But in some cases where the works of artists and writers are paid royalties, it could be filed under Schedule C, in which case you will have to pay self-employment tax of 13.3% on top of your standard income tax. The benefit of filing under Schedule E is I think it would not be taxed as self-employment income, and you would save having to pay the 13.3%. But then I'm not sure how you would deduct your expenses for designing and prototyping your models. If you declared your income on Schedule E, and your expenses on Schedule C, you would have a business loss, which I think complicates things and might trigger an audit.

    Also, since Shapeways is based in both the Netherlands and New York, royalties can be divided into US sourced income and Foreign sourced income. The products which are manufactured in the Netherlands may be non-taxable royalties, but if Shapeways sends the products made in the Netherlands to customers in the US, then it may become taxable. If Shapeways manufactures the products in New York and sells it to foreign customers, it may be considered Foreign sourced income. IF Shapeways sells these products to US customers then it becomes US sourced income.

    But you would have to take a closer look at the tax treaty between the US and the Netherlands. It's very confusing. There are also issues of whether since Shapeways has both a US and Netherlands based establishment, if all worldwide royalties paid to you from Shapeways becomes US sourced income if you are a US tax-resident, or if all worldwide royalties become foreign sourced income if you are non-resident alien of the US.

    I'm also now a tax-resident of Germany, but I'm a US citizen, so it makes things much more complicated. I would have to read the tax treaty between the US and Netherlands, US and Germany, and Netherlands and Germany. Most of the customers buying my models from Shapeways are located in Europe, so their models are being made and shipped from the Netherlands, but there have been some US customers, and I would assume that they are receiving their models from New York. But since Shapeways doesn't disclose to us which of their factory is manufacturing for which customer, we may in the end be liable for taxes on all of our worldwide royalties, since the taxpayer has the responsibility of the burden of proof.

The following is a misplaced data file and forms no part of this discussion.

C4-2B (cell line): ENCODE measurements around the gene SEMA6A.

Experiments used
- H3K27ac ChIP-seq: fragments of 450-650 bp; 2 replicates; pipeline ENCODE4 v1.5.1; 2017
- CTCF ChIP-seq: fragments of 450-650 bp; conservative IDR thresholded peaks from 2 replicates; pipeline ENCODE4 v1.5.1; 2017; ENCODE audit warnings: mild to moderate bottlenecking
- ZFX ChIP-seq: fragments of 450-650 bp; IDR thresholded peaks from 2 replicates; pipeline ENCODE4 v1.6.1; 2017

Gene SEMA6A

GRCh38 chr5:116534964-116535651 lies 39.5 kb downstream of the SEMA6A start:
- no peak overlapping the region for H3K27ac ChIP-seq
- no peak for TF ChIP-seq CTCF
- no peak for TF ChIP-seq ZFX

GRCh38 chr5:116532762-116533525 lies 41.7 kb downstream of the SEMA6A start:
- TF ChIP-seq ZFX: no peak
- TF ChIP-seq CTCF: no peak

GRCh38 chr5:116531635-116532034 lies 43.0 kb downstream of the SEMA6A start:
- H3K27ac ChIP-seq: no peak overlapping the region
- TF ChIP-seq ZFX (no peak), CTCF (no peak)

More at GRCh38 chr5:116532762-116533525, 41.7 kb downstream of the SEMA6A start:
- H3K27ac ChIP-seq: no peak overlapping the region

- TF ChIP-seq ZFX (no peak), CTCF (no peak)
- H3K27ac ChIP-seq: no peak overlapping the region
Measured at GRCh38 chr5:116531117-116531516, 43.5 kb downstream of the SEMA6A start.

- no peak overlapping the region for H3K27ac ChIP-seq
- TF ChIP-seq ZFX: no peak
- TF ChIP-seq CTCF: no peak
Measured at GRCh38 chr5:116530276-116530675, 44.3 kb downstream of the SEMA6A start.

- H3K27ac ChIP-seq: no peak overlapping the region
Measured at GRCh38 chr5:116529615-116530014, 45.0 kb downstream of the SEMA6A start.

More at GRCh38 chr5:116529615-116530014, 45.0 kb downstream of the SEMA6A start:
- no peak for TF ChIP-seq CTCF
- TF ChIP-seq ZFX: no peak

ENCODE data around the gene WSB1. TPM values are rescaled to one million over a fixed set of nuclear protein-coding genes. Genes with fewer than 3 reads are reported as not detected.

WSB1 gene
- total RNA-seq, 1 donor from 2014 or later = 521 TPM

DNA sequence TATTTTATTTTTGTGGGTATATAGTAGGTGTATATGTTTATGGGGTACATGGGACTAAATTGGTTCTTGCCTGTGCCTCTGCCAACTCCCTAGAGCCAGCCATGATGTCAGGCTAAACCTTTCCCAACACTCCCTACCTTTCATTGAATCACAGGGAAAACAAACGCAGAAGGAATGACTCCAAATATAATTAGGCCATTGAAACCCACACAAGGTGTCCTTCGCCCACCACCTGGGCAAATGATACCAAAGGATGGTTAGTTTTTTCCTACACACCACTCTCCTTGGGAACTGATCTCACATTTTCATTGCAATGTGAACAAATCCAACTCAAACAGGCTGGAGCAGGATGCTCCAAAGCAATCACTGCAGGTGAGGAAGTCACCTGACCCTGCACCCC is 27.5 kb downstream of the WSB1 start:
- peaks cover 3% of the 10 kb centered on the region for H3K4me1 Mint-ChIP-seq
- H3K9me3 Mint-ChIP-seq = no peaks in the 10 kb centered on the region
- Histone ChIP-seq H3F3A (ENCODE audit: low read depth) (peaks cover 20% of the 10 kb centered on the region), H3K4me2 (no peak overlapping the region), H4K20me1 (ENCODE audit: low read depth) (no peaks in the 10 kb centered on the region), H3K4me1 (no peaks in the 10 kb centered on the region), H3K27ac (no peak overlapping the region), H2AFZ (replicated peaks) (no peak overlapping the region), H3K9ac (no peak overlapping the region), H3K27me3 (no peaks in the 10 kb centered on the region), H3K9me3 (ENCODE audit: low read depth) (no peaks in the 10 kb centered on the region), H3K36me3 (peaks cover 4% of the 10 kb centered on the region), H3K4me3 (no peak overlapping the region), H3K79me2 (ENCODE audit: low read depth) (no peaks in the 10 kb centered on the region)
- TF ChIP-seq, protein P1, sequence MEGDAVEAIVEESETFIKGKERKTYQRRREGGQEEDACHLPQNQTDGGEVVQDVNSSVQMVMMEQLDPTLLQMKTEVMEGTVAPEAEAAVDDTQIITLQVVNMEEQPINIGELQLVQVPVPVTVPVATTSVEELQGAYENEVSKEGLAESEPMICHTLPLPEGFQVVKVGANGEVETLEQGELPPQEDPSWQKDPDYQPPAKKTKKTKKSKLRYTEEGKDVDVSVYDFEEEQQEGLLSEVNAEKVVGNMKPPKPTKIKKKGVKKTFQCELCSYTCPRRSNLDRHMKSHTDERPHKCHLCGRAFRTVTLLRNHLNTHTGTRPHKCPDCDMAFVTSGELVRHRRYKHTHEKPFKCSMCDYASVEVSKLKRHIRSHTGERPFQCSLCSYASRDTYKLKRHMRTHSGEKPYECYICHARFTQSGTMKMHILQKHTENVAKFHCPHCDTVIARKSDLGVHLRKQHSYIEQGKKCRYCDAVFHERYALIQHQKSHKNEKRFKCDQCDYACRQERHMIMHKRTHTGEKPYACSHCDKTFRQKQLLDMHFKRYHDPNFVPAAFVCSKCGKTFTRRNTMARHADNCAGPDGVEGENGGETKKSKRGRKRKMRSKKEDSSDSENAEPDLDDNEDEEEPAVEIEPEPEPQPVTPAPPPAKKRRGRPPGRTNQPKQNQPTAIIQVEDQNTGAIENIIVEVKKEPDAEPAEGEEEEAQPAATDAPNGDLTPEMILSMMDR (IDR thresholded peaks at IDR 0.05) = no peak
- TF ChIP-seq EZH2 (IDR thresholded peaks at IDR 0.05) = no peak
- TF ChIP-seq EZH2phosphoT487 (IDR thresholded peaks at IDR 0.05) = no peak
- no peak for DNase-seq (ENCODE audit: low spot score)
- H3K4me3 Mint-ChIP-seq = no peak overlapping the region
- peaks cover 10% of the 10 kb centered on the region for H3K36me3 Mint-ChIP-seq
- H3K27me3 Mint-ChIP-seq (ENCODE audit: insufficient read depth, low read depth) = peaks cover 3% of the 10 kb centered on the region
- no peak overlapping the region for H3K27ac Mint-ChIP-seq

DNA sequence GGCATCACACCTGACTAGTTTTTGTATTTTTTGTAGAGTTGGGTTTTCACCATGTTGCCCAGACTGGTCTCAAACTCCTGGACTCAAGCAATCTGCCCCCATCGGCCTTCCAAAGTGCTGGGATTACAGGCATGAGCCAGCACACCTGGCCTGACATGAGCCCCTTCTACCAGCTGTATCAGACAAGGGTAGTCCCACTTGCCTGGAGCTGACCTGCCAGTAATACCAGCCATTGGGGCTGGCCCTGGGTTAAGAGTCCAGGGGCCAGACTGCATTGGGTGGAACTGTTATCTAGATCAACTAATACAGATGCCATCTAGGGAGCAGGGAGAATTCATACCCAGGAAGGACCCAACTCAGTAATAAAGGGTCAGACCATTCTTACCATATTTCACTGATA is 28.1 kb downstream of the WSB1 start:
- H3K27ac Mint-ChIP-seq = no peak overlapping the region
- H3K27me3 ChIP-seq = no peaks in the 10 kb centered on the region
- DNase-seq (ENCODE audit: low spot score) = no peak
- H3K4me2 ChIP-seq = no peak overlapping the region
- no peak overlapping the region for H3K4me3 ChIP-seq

Also, how Shapeways is reporting their payments to designers will affect how we declare and categorize the payments. It would be nice for Shapeways to tell us how they are reporting our payments to the IRS, whether it is 1099 and which type. And how they will report income to someone like me who is a tax-resident of Germany but a citizen of the US, where I must declare all income on both tax returns, and how the tax treaties would determine which country gets what tax.

    I could be COMPLETELY WRONG though. Maybe everything just goes under schedule C. But I wonder whether the tax could be lower under Schedule E.

    This is the first year I'm getting shapeways payments, and the end of the year is very near.
    Last edited: Nov 4, 2012
    TOM_TOM_TOM Well-Known Member
    According to this quote from the IRS:

    "You generally report royalties in Part I of Schedule E (Form 1040). However, if you hold an operating oil, gas, or mineral interest or are in business as a self-employed writer, inventor, artist, etc., report your income and expenses on Schedule C (Form 1040)." (IRS PUBLICATION 17)

    It looks like if you are still uploading new models to shapeways (self-employed artist/inventor) then you file Shapeways payments under Schedule C and pay the 13.3% self-employment tax. If you stop uploading models (no longer running a business as a modeler) then I think the shapeways payments becomes a "passive income", not derived out of a self-employment activity, and probably goes into Schedule E.

    The problem I have is that I am now a tax-resident of Germany and a citizen of the US. I don't know whether I am getting my Shapeways payment from New York or from the Netherlands, or if this doesn't matter at all if both countries would claim that Shapeways has a permanent establishment in their own countries and liable for taxation in both countries. Also, as I'm getting the payments from a company outside of Germany, I don't know whether I'm supposed to treat this as domestic (German) or foreign income, and how VAT rules apply.